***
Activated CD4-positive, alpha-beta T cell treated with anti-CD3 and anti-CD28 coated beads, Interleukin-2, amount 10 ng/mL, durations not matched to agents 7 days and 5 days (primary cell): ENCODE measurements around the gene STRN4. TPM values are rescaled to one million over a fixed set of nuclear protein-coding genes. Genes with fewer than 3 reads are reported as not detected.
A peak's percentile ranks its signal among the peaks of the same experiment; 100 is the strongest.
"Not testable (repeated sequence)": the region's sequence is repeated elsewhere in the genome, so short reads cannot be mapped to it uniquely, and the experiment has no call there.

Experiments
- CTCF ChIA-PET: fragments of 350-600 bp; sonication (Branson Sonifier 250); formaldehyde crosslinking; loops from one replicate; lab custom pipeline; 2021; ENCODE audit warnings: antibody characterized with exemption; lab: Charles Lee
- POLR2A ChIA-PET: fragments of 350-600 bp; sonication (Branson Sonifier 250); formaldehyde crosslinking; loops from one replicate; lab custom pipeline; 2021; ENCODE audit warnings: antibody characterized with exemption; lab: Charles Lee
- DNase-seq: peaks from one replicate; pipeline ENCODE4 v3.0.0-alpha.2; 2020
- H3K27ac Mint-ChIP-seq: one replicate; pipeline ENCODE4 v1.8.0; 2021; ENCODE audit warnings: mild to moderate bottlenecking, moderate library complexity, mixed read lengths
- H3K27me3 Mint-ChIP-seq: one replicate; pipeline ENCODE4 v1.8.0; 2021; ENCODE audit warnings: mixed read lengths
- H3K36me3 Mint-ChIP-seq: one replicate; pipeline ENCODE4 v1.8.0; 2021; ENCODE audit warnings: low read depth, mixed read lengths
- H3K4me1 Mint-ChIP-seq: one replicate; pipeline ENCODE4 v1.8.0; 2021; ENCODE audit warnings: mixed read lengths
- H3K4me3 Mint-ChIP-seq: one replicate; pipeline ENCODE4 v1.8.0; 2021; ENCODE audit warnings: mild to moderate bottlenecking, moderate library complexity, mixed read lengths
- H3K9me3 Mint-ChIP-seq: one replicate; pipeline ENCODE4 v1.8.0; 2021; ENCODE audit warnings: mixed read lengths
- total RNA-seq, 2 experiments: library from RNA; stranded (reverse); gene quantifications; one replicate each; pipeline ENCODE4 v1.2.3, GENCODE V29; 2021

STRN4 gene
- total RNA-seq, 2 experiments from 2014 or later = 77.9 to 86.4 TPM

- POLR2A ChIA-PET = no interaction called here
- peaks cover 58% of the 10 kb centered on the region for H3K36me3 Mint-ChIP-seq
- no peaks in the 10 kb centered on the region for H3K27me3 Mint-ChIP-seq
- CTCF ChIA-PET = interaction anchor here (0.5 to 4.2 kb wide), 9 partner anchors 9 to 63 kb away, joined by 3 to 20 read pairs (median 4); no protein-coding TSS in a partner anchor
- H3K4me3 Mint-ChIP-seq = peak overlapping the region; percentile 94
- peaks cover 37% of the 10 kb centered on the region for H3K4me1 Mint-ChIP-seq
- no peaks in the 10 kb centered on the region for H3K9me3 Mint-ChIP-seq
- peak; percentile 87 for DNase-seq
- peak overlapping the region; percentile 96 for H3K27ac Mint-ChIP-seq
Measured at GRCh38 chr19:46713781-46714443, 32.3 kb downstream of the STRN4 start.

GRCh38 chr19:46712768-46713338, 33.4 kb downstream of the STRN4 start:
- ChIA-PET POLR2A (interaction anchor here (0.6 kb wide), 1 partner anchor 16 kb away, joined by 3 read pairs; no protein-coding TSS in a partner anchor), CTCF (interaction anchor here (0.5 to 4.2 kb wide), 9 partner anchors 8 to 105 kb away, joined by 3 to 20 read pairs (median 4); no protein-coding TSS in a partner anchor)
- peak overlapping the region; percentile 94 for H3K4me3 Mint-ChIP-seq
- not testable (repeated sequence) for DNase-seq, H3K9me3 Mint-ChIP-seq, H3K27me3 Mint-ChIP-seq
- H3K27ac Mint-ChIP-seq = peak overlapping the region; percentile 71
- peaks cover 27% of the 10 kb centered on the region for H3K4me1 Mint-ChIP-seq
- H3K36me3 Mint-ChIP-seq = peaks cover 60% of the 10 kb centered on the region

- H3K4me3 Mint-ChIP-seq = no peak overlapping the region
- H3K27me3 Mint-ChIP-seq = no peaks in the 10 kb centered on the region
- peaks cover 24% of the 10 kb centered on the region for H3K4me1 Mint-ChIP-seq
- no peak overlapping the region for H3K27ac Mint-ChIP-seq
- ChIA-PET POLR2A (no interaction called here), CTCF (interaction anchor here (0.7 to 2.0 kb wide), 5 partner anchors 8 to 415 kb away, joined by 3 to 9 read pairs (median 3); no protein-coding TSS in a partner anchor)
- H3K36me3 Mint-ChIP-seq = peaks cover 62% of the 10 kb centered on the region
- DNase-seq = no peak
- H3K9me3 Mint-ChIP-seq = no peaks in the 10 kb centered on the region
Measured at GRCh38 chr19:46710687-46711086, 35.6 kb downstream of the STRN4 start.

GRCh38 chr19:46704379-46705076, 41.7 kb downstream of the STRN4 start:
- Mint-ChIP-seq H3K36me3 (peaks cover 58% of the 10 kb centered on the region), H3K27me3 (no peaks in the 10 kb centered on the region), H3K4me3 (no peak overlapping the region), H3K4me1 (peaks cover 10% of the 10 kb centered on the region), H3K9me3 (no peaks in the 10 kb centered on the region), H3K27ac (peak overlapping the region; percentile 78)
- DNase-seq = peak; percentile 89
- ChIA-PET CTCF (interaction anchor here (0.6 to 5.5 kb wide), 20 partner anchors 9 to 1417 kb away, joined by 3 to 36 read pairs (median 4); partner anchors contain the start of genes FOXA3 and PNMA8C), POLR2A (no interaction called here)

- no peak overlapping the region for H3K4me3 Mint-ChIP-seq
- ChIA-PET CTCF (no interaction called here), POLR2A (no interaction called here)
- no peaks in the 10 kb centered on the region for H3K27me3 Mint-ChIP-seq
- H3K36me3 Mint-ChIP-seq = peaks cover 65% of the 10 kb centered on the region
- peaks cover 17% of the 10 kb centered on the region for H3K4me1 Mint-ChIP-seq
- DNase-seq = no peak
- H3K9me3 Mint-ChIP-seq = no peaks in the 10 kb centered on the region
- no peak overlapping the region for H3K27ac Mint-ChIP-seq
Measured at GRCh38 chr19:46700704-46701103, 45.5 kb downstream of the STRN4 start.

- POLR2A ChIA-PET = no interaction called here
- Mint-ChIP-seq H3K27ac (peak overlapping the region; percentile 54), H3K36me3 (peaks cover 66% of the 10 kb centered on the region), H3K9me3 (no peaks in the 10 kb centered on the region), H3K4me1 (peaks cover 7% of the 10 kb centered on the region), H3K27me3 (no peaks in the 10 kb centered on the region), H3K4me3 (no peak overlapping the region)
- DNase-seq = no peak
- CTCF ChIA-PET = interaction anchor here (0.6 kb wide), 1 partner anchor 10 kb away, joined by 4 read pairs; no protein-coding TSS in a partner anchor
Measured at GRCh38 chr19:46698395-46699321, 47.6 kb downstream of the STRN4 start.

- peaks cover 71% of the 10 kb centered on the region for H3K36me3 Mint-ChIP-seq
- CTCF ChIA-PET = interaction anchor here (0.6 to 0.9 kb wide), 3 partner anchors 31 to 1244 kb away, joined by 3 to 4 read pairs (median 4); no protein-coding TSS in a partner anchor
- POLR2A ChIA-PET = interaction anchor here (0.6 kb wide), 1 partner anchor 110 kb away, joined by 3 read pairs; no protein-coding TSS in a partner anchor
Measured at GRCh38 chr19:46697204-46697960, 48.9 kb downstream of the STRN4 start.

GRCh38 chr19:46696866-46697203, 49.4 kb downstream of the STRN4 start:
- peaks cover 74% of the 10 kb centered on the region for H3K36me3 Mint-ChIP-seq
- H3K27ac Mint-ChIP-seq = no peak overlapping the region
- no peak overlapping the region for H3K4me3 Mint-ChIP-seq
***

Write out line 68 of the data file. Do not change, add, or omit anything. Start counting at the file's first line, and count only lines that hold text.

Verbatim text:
- no peak overlapping the region for H3K4me3 Mint-ChIP-seq